Declaring RUSADA non-compliant would threaten Russia’s participation in any WADA-sanctioned international event. RUSADA was previously declared non-compliant in 2015, ahead of the Rio Olympic Games. The organisation was reinstated in September 2018 to the protest of national anti-doping bodies and athletes.
“We call on WADA to do what is right by the athletes, their families, their fans and their sport,” the UKAD statement read. “It is now 1 January, 2019, and unfortunately the Russian Government has clearly not fulfilled its promise. In a public statement the WADA President Sir Craig Reedie ‘100 per cent’ guaranteed that the Russian government would comply with WADA’s compromised terms. These terms have not been met.”
“The Russian State need to prove unequivocally that they have learned from the biggest doping scandal under WADA’s watch, and that they will for this date forward be committed to a drug free, transparent regime across international sport.”
Just In: Pearl Izumi Tour road shoes
Pearl Izumi jumps on the lace-up bandwagon with the new Tour (and women-specific Sugar) road shoes. Unlike some other classically-styled models that are focused on the high end, though, these are aimed at everyday riders with a very reasonable US$130 retail price (international pricing TBC).
The seamless synthetic uppers are mated to fiber-reinforced nylon soles with a real carbon fiber plate under the dual two-bolt/three-bolt cleat area, and the uppers are generously perforated for ventilation. The asymmetrical lacing pattern and padded tongue promise all-day comfort, too. Actual weight is 526g per pair (size 43.5).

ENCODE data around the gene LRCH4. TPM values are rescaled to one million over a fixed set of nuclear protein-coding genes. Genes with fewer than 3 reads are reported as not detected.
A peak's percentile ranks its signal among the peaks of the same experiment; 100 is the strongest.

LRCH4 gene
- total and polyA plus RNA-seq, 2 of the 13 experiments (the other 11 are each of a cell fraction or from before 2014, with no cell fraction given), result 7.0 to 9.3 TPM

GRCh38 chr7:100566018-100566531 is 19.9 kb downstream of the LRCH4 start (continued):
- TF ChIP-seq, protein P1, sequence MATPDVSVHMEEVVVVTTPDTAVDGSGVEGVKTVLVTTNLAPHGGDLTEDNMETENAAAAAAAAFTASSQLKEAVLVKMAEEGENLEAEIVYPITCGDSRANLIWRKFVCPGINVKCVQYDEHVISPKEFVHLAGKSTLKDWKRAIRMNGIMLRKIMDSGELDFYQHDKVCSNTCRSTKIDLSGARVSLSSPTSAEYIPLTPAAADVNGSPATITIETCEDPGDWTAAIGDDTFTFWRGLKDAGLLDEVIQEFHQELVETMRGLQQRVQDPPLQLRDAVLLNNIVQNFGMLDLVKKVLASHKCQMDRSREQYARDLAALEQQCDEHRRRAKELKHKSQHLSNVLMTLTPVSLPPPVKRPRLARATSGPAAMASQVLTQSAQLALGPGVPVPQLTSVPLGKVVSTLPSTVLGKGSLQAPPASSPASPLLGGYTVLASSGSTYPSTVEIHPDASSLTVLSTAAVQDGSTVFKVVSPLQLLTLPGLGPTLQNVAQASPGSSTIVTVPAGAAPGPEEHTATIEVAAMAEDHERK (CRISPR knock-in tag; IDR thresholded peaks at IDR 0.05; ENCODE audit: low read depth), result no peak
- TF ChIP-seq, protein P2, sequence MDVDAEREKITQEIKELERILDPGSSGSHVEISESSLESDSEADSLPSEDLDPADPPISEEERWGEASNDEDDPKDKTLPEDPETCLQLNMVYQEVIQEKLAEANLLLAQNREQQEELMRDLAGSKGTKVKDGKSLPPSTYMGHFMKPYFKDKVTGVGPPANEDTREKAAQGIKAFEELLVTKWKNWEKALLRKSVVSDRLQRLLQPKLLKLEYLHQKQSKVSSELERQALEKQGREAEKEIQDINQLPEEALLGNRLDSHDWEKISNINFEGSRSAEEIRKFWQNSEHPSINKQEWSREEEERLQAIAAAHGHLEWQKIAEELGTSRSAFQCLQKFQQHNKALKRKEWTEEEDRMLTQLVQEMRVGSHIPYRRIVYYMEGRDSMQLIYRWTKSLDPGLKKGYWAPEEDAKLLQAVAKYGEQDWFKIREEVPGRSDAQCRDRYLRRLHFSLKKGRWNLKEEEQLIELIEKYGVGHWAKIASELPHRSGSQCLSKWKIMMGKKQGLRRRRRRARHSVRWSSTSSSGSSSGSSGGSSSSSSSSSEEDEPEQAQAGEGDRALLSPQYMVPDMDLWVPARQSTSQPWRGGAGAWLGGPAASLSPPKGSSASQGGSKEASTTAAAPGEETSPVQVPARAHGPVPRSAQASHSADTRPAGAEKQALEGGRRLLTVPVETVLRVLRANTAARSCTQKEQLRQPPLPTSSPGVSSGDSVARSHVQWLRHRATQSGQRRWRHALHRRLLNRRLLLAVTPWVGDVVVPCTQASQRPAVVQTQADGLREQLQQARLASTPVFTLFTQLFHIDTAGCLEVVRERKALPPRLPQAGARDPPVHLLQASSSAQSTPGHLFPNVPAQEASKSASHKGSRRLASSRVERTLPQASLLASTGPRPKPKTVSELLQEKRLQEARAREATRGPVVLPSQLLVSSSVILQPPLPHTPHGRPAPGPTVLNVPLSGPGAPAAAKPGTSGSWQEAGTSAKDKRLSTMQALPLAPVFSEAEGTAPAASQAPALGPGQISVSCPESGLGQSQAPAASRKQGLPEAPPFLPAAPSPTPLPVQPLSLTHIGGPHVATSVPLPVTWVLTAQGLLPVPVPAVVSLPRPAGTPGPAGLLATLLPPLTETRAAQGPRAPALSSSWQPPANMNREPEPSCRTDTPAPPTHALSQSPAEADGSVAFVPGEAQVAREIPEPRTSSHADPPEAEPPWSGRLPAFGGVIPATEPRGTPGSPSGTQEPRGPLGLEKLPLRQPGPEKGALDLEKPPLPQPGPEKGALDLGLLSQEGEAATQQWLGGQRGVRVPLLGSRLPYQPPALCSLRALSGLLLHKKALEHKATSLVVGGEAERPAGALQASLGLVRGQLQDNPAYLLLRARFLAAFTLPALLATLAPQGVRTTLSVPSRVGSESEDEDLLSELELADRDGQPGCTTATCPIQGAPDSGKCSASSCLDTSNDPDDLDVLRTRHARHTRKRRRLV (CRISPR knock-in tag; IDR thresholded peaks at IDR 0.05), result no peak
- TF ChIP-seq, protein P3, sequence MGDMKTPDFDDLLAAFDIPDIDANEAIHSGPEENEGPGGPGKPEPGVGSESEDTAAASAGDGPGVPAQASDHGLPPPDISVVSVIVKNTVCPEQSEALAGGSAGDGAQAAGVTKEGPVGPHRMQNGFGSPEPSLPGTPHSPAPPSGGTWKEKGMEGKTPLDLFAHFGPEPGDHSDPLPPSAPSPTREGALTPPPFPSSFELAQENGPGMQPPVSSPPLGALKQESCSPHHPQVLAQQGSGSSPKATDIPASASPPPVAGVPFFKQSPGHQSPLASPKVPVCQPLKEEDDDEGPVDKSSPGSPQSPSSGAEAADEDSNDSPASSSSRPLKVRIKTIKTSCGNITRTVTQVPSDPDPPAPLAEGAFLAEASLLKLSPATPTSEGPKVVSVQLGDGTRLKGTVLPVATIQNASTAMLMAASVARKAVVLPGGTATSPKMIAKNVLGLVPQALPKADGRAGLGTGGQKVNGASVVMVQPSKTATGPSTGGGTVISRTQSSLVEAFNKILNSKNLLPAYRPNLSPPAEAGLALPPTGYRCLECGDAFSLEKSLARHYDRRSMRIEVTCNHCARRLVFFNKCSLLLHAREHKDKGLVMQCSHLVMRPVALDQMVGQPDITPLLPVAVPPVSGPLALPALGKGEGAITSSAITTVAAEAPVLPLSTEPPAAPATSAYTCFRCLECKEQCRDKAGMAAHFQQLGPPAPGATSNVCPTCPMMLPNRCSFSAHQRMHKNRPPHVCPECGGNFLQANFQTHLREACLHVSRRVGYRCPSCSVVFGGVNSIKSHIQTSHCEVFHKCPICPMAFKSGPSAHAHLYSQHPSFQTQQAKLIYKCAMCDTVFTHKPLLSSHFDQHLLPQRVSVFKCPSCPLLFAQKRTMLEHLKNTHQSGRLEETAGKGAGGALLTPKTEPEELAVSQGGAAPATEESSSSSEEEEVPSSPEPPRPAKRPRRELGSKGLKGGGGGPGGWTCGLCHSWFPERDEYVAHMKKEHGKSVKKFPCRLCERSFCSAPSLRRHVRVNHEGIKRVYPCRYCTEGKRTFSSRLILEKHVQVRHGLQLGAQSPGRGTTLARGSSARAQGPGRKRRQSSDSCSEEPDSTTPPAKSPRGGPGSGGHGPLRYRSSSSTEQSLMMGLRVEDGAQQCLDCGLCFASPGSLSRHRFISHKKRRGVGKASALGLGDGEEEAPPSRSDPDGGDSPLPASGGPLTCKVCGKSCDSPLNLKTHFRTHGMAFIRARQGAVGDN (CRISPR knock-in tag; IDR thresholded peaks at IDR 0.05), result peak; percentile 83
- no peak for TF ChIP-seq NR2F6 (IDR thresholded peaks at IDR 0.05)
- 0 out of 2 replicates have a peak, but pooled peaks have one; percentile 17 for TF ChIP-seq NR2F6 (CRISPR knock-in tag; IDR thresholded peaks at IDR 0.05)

Look for an in-depth review in the coming months — once it warms up a bit.
Happy Birthday to…
Legendary sprinter Alessandro Petacchi (45), winner of 22 stages of the Giro d’Italia.
In case you missed it …
Trial by fire: What it’s like to race against WorldTour pros as an amateur
“You’re basically sprinting full-gas every 25 seconds almost, and my sprint’s not my strong point,” McKenna admits later. “It’s essentially like doing the world’s hardest interval session with WorldTour guys whipping you, [saying] ‘come on mate’. It’s certainly brutal, that’s for sure.”
Click through to read the whole story.
Feature Image: Climbing in Ouray, Colorado. Photo from Gruber Images.